Math teacher argues Pi Day should be July 22

Celebrating Pi Day on March 14 is mathematically incorrect.

Excerpted from Math for English Majors by Ben Orlin. September 2024, Black Dog and Leventhal Publishers. Published with permission.

Every March 14, the mathematical world observes its favorite holiday by canceling lessons, gorging itself on pie, and reciting the decimal expansion of math’s most revered constant. Young and old, pure and applied, algebraist and analyst, we all gather to celebrate Pi Day.

Except…Okay, I take that back. Most of us celebrate. A few grinches prefer to grumble about it.

We’ll come back to them, but first: What is pi? It’s the number of diameters (the distance across a circle) you’d need to equal the circumference (the distance around a circle). Roughly speaking, three acrosses equal one around.

More specifically, the around is about 3.14 times the across. Even more specifically, it’s about 3.141 592 653 589 793 times. Hyperspecifically, it’s 3.141 592 653 589 793 238 462 643 383 279 502 884 197 169 399 375 105 820 974 944 592 307 816 406 286 208 998 628 034 825 342 117…

I can get more specific, but never specific enough, because this number, known as π or pi, is irrational. As in, not a ratio. No fraction can express it. No decimal either. We can’t even pull a trick like when we wrote 0.3̅ for 1⁄3, because π’s digits don’t settle into a repeating pattern. Around every corner is a new, never-before-seen digit sequence. I have heard 12-year-olds recite a hundred digits from memory. And that’s nothing compared to the 70,030 digits reeled off by Suresh Kumar Sharma in October 2015, over the course of 17 (presumably agonizing) hours.

So why does this drive mathematicians batty? With apologies to Dr. Seuss, I find it easiest to express their lack of holiday cheer through rhyme.

Every kid in the classroom liked Pi Day a lot.
But the Grinch in the faculty lounge did not!

This, to the Grinch, was the dumbest of seasons,
“In the US, it’s said the date 3 slash 14
is March the 14th. That’s what ‘Pi Day’ must mean.
But the rest of the world gives the day, then the month!
So 3 slash 14 is the 3rd of Kerplumph,
a month, I assure you, that does not exist.
And that is just one of the gripes on my list.

This horrible day that transfixes the nation,
is built on a lousy approximization.
22 over 7 comes closer to pi.
So let’s wait till that date, out in mid-late-July.

Besides which, old pi is an artifact now.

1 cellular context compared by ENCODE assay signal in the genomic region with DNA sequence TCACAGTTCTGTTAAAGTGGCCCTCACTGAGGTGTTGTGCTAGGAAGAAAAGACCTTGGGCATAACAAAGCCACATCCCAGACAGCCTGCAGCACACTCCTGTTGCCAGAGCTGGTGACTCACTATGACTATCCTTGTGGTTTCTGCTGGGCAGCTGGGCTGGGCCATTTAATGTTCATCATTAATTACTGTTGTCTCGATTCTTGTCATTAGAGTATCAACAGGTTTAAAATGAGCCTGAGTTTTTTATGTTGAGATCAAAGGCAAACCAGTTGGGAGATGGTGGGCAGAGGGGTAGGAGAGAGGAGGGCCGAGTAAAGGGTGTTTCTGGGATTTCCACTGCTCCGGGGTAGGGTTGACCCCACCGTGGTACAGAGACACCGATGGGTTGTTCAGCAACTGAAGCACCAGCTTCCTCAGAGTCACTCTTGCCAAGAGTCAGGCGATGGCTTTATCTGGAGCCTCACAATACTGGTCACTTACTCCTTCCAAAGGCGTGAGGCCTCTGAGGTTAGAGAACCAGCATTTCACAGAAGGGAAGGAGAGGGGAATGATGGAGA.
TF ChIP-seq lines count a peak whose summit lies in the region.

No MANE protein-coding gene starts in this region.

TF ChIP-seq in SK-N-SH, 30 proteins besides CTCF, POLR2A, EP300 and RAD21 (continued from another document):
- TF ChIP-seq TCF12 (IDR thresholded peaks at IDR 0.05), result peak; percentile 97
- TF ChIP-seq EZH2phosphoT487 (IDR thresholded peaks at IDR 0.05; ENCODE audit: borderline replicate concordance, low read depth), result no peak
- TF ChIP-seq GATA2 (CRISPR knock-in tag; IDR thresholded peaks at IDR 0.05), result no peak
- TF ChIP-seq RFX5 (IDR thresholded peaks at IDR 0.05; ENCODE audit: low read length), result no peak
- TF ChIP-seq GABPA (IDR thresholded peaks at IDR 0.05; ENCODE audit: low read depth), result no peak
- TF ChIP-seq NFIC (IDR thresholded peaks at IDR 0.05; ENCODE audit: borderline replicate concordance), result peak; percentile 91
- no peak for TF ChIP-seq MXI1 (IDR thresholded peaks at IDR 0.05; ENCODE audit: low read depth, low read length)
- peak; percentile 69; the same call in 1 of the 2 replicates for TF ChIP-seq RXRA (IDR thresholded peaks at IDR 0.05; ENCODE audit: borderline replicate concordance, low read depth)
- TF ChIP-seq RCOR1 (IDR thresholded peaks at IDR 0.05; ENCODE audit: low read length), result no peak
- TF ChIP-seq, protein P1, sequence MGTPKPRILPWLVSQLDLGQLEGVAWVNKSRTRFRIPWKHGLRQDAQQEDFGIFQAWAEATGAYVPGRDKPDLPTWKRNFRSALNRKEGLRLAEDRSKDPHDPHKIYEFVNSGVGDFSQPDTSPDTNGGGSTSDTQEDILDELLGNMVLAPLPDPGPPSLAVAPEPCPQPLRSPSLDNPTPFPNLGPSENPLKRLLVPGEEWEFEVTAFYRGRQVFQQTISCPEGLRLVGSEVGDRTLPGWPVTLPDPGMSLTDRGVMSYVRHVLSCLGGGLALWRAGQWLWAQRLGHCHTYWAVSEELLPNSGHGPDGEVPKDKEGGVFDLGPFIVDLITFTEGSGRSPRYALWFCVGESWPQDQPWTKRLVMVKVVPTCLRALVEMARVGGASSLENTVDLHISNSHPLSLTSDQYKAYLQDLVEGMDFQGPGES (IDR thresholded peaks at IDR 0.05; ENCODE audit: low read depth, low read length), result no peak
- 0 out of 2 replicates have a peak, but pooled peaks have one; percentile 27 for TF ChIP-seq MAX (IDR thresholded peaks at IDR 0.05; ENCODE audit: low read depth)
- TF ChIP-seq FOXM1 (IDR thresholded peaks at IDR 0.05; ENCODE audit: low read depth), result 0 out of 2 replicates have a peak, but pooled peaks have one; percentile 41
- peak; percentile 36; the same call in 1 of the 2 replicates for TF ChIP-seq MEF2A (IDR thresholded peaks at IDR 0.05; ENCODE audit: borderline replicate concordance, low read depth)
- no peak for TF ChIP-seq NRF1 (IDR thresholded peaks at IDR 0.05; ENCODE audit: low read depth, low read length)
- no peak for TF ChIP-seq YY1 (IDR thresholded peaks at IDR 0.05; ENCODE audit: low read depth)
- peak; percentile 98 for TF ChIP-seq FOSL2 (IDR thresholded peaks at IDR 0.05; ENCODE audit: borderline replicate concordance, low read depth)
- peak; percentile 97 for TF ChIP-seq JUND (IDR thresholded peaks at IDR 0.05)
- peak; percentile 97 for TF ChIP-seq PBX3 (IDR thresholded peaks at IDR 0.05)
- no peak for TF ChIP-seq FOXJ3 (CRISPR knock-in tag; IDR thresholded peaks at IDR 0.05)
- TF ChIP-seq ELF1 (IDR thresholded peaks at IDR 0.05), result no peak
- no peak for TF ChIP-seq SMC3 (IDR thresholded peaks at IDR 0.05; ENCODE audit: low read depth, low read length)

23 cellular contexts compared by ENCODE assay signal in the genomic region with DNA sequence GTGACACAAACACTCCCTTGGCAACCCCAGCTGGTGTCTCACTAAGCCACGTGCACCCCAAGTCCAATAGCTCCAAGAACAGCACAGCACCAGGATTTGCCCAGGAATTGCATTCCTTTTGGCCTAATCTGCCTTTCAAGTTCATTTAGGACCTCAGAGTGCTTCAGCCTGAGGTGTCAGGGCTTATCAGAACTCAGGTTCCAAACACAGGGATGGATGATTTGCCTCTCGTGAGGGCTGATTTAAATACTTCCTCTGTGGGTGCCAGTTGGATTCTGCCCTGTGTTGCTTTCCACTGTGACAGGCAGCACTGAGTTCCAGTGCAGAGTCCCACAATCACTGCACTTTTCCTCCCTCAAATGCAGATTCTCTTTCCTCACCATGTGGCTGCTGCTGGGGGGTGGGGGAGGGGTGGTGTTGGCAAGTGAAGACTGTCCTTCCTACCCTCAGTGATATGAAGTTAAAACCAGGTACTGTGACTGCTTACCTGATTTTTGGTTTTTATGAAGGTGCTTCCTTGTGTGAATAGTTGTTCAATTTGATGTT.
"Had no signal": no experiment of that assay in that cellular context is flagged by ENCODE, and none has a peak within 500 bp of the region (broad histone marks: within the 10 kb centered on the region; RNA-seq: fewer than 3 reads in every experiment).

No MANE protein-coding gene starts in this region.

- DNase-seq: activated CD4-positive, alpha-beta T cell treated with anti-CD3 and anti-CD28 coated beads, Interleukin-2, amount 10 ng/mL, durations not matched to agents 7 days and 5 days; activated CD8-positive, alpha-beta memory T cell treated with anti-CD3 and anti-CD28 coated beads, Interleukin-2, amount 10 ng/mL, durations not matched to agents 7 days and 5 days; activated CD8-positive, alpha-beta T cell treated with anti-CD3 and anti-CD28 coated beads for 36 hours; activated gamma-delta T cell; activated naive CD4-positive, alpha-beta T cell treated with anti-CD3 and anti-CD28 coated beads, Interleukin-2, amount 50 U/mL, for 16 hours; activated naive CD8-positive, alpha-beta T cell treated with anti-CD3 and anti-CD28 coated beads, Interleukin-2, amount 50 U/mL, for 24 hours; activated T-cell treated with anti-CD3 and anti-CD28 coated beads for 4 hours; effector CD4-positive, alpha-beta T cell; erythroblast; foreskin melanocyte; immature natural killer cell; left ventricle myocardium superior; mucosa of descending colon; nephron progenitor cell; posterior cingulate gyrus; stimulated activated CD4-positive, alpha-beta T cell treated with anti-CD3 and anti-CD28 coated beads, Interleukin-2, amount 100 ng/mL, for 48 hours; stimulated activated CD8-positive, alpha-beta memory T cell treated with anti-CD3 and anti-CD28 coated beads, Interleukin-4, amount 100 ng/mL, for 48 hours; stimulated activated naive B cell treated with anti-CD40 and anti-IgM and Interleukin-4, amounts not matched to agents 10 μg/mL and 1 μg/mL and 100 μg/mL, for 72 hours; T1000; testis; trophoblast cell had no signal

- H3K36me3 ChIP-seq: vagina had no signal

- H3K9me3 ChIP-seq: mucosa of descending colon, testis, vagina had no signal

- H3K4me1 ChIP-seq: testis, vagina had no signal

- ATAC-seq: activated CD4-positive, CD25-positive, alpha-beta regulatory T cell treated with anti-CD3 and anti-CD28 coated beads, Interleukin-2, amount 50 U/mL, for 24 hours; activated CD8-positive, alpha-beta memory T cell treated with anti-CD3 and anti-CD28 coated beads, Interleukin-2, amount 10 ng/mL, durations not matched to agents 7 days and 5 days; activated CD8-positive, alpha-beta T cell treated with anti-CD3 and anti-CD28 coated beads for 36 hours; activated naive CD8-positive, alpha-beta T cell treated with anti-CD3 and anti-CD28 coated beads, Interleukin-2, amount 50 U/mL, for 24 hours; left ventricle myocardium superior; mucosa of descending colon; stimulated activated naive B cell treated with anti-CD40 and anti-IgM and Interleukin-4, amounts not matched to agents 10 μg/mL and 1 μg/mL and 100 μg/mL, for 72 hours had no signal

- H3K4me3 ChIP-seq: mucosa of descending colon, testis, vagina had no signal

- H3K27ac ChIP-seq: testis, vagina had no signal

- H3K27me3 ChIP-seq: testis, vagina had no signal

The cool mathematicians all venerate tau.

And have I brought up how it eats me alive,
the 3 point 1 4 1 5 9 2 6 5?
How it just rambles on, and it fills me with hate.
3 5 8 9 7 9 3 2 3 8!All those meaningless digits!
The hot wasted breath!
Oh, it bores me to tears.
No, it bores me to death.

I’ve said it before, and I’ll say it again:
Those numbers mean nothing outside of base ten.
Besides which, the digits are ones no one needs.
Past 30 or 40, they’re useless as Thneeds.
For a circle a million light-years in width,
your digits could stop at the mere 25th,
and still you could calculate out the circumference
down to the span of a nano-non-umference,
a distance one-thousandth the width of a hair.
For digits past that, I quite simply don’t care.

I’m speaking the truth when I firmly assert:
Pi Day’s an excuse
to swap math for dessert.”

Setting aside calendrical arguments to focus on mathematical ones, I see two strong points in the grinches’ favor.

First, irrational numbers are not rare. Throw a dart at the number line, and you’ll hit one. If what we care about is irrationality, then we might as well replace Pi Day with √_17 Day on April 12, or _3e day on 7 January 16. Yes, π is more important than these numbers, but dwelling on its irrationality is like centering MLK Day celebrations on Martin Luther King Jr. having been 5′7′′. Kind of missing the point.

Second, even if irrational numbers were rare, then memorizing their digits would still be a silly pastime. You can typically round π to 3.14159, or 3.14, or even 3. For all practical purposes—and even for impractical ones—π might as well be rational.

That said, few grinches follow this logic to its terrible conclusion: irrationals don’t exist.

Infinite precision is impossible. No ruler, scale, or stopwatch can give you unlimited decimal places. Sooner or later, you must round. And once you round, the irrational number is gone, replaced with a boringly rational approximation.

So in what sense do irrationals exist, except in our imaginations?

For 364 days of the year, we must accept the dreary reality that beyond the first handful, an irrational’s digits are empirically (if not existentially) meaningless. But one day each year, the world indulges our fantasy that irrational numbers exist. For one day, the world stops to admire a number that escapes description, a noun that can never be uttered.

Plus, we get to devour fistfuls of pecan pastry. What’s not to love?

And what happened then? In some circles, they say the Grinch’s small heart grew three sizes that day. And elsewhere, they say that it grew a bit more: maybe 3 point 1 sizes, or 3 point 1 4…

Math for English Majors is out September 3, 2024 and available for pre-order now.